Rabbit vaccination & Neutering

Neutering rabbits makes them happier and healthier and enables them to live as bonded pairs or groups, meeting social needs without increasing rabbit population.

Your rabbit should be vaccinated routinely against Rabbit Haemorrhagic Disease (RHD) and Myxomatosis. Both these viral diseases can be rapidly fatal in an unvaccinated rabbit and there are no cures once infected. The only protection you can give your rabbit is by vaccination.

Vaccinating Pet Rabbits

Your rabbit should be vaccinated routinely against Rabbit Haemorrhagic Disease (RHD) and Myxomatosis. Both these viral diseases can be rapidly fatal in an unvaccinated rabbit and there are no cures once infected. The only protection you can give your rabbit is by vaccination.

Rabbit Haemorragic Disease

RHD is spread by direct contact between rabbits (both wild and domesticated) but also via indirect contact such as from people, clothing, on shoes, other objects, fleas and other parasites.

Myxomatosis

Myxomatosis is spread mainly by fleas or other biting insects and is transmitted in this way from wild to pet rabbits but can sometimes also spread via direct contact with other infected individuals. A combined Myxomatosis-RHD vaccination can be given from as early as 5 weeks of age. Boosters are given every 12 months and cover both diseases. Regular health checks for your rabbit

The best way of avoiding many medical problems in your pet rabbit is to have regular veterinary health checks. Your vet will do a full medical examination and check the teeth (particularly the back teeth) for any evidence of malocclusion which could lead to spikes and tongue ulceration. Rabbits with identified existing tooth problems should be checked at least every 6 to 8 weeks. A thorough dental check will require sedation.

Insuring Your Pet Rabbit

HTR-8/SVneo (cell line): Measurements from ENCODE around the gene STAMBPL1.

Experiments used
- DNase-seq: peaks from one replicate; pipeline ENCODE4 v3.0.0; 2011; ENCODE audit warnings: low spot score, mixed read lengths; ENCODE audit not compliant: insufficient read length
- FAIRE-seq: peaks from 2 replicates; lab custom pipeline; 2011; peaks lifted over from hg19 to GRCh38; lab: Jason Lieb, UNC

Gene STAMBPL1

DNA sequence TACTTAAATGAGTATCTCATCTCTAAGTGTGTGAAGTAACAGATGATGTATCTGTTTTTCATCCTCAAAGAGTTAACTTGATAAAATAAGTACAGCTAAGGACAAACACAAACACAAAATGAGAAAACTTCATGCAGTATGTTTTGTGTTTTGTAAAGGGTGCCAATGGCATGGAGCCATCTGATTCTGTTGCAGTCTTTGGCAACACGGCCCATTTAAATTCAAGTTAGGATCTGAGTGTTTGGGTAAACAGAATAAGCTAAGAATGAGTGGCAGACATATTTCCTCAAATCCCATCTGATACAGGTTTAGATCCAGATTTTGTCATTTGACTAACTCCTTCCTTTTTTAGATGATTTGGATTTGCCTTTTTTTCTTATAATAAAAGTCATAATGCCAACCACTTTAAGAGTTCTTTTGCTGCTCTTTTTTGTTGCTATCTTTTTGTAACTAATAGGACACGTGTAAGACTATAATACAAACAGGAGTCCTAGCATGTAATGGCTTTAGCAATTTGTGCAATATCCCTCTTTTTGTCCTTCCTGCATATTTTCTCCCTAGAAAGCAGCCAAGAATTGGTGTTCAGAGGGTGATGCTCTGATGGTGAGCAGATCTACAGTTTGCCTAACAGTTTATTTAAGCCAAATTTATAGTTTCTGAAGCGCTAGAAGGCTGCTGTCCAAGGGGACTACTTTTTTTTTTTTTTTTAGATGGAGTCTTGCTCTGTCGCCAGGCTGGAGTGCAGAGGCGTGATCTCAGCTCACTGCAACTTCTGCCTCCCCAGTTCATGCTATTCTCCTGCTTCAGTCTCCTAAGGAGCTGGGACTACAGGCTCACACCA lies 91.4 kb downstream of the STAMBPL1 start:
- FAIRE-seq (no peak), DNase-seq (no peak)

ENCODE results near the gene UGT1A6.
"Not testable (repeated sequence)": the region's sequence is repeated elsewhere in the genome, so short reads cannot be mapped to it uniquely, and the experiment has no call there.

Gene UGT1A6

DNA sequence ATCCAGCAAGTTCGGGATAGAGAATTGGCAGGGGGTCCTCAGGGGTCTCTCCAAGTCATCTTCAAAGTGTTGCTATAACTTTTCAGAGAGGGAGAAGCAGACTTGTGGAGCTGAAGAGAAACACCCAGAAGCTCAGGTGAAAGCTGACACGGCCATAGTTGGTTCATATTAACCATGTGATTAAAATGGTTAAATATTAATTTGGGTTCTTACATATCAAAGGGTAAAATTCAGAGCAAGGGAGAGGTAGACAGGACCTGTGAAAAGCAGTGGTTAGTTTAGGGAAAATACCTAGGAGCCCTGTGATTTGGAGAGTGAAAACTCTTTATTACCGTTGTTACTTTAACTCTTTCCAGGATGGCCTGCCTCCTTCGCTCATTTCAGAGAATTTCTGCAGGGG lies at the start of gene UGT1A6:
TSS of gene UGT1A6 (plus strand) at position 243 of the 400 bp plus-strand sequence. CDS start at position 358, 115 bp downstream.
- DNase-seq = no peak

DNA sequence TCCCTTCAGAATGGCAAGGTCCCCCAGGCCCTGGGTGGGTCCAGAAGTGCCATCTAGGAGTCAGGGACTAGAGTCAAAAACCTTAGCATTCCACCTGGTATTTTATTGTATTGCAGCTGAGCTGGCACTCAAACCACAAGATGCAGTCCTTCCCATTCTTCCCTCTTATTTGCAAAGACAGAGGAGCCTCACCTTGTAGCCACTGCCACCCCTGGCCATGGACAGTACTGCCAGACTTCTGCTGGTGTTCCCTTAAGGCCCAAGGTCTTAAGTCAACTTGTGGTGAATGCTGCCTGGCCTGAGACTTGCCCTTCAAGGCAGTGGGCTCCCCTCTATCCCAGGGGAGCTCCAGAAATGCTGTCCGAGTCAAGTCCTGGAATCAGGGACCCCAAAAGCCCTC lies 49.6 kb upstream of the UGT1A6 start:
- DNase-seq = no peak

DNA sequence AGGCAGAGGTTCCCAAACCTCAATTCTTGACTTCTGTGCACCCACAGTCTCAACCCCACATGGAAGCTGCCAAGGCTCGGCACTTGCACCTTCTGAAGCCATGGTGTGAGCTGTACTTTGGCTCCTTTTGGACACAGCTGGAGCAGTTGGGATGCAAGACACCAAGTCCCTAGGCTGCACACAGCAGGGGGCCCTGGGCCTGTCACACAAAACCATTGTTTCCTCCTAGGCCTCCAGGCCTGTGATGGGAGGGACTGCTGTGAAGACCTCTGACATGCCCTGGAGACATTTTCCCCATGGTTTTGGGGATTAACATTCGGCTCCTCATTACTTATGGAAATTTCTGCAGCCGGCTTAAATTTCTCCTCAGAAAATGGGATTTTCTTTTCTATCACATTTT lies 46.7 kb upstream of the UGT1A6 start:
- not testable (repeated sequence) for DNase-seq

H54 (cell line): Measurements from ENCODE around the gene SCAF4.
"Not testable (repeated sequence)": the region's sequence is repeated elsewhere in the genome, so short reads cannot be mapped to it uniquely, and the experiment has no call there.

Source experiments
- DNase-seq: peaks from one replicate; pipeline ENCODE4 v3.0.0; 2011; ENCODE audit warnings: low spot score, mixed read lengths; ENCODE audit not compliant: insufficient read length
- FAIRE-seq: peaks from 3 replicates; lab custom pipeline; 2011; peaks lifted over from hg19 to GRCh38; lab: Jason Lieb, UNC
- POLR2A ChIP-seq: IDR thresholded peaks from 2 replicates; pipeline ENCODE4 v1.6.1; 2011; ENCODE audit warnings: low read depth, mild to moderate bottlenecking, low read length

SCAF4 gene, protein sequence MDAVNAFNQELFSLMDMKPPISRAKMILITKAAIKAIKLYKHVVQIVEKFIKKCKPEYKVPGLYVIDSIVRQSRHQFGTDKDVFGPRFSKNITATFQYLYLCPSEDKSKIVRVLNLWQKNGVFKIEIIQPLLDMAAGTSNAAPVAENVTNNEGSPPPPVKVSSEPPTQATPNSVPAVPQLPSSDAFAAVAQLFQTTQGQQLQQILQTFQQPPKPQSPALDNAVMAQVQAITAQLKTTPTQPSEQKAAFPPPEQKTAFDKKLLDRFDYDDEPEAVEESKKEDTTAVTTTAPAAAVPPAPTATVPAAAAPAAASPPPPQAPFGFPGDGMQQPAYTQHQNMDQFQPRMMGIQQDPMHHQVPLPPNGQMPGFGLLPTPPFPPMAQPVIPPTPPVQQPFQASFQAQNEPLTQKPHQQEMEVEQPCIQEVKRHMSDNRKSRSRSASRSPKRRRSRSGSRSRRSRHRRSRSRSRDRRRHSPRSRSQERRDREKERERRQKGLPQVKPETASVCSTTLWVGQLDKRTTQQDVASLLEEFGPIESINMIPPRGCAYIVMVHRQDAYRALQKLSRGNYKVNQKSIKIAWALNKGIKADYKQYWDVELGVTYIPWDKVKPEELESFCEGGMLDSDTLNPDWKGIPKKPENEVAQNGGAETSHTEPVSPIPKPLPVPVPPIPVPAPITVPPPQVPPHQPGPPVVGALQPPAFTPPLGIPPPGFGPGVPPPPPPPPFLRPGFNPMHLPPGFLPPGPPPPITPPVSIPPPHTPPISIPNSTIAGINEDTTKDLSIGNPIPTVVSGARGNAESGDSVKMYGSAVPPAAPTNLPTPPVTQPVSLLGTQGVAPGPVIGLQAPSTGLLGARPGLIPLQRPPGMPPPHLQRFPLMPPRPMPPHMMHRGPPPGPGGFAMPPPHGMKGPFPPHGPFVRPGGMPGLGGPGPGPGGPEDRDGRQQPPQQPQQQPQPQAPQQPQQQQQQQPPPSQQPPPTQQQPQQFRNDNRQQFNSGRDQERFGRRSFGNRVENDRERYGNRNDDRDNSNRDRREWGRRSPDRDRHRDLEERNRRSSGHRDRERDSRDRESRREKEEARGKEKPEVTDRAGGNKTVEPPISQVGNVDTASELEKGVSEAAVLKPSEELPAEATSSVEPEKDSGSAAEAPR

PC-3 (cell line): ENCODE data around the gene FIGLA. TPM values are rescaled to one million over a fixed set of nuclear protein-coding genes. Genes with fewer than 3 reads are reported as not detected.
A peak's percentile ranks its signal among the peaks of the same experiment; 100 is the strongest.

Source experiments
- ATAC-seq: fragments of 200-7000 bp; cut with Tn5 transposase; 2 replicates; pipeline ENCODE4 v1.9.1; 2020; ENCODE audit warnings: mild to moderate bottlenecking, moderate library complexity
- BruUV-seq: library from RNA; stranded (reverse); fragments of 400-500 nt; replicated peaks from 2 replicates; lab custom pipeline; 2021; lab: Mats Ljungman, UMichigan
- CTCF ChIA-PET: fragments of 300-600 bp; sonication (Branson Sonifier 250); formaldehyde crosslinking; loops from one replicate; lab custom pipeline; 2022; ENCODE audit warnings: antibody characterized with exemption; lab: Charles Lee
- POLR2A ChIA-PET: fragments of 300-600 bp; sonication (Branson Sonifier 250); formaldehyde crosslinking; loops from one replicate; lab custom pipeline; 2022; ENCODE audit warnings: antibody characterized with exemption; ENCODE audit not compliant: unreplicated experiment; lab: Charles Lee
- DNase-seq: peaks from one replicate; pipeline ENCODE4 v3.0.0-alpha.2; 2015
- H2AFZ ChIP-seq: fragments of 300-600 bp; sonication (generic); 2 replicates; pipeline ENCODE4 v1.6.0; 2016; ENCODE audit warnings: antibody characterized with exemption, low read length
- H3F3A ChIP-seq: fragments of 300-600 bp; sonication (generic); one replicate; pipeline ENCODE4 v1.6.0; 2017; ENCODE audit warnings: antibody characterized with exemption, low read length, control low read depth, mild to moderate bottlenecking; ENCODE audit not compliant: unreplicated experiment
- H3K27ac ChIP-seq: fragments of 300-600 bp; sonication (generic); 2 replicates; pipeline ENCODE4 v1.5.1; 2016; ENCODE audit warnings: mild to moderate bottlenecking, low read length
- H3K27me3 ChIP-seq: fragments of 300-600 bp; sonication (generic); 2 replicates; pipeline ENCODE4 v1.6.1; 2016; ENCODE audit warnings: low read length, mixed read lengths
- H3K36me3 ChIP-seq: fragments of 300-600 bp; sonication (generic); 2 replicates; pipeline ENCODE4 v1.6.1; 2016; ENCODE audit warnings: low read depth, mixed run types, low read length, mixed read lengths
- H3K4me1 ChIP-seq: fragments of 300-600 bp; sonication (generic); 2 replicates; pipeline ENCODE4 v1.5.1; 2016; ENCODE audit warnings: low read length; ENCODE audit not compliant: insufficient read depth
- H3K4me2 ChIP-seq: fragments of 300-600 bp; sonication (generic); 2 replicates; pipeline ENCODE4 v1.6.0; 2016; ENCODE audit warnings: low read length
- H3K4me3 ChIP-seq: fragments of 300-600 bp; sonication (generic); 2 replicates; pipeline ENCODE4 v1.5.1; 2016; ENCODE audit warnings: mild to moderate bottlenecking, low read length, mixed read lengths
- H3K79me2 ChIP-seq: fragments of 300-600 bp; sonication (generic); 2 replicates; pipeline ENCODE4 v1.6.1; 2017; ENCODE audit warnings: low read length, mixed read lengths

If your rabbit gets ill, the last thing you want to worry about is a vet bill. Insurance is now available for rabbits and if the worst happens and your rabbit does get sick, insurance means your vet can dedicate their effort into doing all that is necessary to diagnose and treat any illness, rather than worrying about doing certain tests or treatments because of the cost.

Neutering

Neutering rabbits makes them happier and healthier and enables them to live as bonded pairs or groups, meeting social needs without increasing rabbit population.

The aims of neutering:
• To remove reproductive organs so that the rabbit cannot reproduce.
• To decrease any unwanted behavior such as spraying urine, aggression, excessive mounting and false pregnancies.
• To eliminate the risk of reproductive cancers – the younger the rabbit is neutered, less than 6 months, the less chance there is that the rabbit will develop unwanted behaviours or uterine cancer.
What age can my rabbit be neutered from?
Rabbits can be neutered from 4 months of age.

Hormonal behaviours
Neutered rabbits still have hormones circulating throughout their body. During spring wild rabbits are at the peak breeding time and therefore have lots of hormones. Within domestic rabbits, social, sexual and even aggressive behaviours may surface but may be mild. During spring months and early summer it is a common occurrence for bonded pairs to have more disagreements mainly increased mounting and chasing. If fighting does break out then the rabbits may need separating, time to calm down and careful reintroductions. Ensure during spring you supply your rabbits’ natural enrichment to enable them to keep mentally and physically active, giving them ample time in the garden to dig, forage, skip and play.

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